The Syria government says it will allow U.N. weapons inspectors to access the site of an apparent chemical weapons attack outside Damascus. Last week's attack left hundreds of civilians dead, and could lead to a military response by the U.S. and other western nations. Defense Secretary Chuck Hagel is on a planned trip to Indonesia.
Originally published on Mon August 26, 2013 3:33 am
When it comes to action in Syria, the U.S. has moved from will it — to what will it do? Analyst Aaron David Miller, a Public Policy Scholar at the Woodrow Wilson Center, tells Renee Montagne that it is "almost inevitable that the president will authorize some form of military action" in Syria after last week's alleged chemical attack against civilians.
Afghanistan and Pakistan are better known for their verbal fights and occasional border clashes, but for the first time since 1976, they battled on a soccer field in Kabul.
Some 6,000 rabid Afghan fans cheered on their team, clad in red uniforms. There were horns, flags, and face paint. It looked like any soccer game in the world, except for all the riot police, snipers, and Blackhawk helicopters passing overhead periodically.
Ahmad Mirwais, a 27-year-old tailor, was one of those lucky enough to score a ticket.
It's WEEKENDS on ALL THINGS CONSIDERED from NPR News. I'm Jacki Lyden.
Coming up, a look at the minority Christian population in the Middle East. But first, this week, video out of Syria showed shocking images of civilians, many of them women and children, choking and convulsing on the floor of a hospital near Damascus. The opposition called it the evidence of a chemical attack.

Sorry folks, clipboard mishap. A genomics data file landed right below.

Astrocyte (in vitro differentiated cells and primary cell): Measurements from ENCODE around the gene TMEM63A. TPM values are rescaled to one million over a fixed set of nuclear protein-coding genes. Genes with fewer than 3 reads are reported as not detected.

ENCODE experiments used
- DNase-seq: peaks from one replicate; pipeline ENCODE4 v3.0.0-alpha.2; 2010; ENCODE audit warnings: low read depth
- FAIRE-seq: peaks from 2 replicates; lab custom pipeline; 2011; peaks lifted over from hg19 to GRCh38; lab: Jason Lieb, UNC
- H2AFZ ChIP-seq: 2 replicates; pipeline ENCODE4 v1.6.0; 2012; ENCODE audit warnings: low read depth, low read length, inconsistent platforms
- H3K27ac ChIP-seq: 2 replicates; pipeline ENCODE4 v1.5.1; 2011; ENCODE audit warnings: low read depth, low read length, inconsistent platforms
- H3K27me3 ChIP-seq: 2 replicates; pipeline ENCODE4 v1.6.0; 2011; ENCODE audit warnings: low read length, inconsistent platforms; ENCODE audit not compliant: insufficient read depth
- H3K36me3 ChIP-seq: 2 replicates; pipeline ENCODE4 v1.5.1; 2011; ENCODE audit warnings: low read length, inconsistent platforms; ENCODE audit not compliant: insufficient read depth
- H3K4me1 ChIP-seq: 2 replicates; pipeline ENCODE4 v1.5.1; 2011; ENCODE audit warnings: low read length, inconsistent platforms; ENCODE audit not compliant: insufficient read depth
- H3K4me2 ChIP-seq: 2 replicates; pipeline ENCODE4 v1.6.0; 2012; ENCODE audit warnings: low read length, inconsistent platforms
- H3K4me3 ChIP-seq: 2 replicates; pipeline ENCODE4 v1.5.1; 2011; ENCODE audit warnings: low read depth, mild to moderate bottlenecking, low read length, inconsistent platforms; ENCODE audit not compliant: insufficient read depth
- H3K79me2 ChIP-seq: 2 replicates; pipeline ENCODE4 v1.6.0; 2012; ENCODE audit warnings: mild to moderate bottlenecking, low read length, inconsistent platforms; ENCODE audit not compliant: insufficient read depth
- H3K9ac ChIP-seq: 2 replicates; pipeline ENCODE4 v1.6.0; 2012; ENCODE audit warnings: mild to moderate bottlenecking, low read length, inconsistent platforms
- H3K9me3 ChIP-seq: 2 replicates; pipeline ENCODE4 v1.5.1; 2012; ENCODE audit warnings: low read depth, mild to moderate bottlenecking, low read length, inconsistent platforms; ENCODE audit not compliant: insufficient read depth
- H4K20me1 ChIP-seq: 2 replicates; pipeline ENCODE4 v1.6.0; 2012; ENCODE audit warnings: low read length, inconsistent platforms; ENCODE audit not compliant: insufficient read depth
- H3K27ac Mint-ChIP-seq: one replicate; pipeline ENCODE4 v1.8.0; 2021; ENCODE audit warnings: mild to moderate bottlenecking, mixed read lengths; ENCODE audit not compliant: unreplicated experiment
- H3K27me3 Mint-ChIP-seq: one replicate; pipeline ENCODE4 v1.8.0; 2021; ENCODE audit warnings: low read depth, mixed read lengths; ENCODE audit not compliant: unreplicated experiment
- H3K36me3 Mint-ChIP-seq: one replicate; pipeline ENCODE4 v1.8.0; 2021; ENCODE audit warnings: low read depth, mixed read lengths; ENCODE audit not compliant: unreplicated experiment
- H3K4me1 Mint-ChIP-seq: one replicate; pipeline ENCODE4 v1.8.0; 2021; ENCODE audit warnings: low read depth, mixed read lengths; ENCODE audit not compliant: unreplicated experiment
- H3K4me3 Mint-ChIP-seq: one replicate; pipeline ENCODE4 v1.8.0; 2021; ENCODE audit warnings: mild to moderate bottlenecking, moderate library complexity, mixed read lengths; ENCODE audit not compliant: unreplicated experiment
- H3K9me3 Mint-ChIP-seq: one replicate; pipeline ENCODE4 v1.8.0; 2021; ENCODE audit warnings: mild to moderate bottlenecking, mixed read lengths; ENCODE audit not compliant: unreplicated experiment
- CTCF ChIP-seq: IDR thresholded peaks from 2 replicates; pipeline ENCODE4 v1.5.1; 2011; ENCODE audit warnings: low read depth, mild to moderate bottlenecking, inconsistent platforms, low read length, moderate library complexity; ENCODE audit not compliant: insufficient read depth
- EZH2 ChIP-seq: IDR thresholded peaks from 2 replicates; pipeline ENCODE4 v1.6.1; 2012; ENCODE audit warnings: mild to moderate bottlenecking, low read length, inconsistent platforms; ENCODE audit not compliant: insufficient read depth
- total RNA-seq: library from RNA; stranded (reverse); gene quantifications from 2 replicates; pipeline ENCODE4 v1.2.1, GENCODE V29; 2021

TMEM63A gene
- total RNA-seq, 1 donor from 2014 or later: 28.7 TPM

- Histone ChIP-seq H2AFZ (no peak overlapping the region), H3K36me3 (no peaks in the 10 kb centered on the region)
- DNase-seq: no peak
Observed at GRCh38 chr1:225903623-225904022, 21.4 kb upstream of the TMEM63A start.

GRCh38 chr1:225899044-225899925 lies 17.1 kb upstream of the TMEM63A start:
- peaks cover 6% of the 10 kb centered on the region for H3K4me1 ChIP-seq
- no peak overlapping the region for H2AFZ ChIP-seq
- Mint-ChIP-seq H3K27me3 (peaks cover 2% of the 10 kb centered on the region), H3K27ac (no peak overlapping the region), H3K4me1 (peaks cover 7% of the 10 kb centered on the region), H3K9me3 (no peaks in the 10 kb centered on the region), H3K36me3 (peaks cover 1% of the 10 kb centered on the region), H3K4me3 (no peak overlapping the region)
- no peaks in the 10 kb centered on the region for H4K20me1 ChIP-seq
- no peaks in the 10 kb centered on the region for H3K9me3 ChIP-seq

You heard him mention his concerns about a possible chemical weapons attack last week outside Damascus. U.N. inspectors are being allowed to visit the sites in question tomorrow. Gary Samore worked in the Obama White House as the coordinator for arms control and weapons of mass destruction. He explains that once inspectors arrive on site, they'll work to figure out what substance was used.
Thousands of Syrian refugees entered Iraq last week, fleeing the violence between extremist groups and Kurdish militias in northeastern Syria. Weekend Edition Sunday host Rachel Martin speaks with Alan Paul of the charity Save the Children about the flow of refugees entering Iraq.
Originally published on Sun August 25, 2013 8:32 am
The writer is a Syrian citizen living in Damascus who is not being further identified out of safety concerns.
Damascenes are shedding tears for the fallen and expressing fear and confusion in the aftermath of what could prove to be one of the worst chemical attacks in recent years. Residents are left unsure of how to protect their health in the wake of the incident.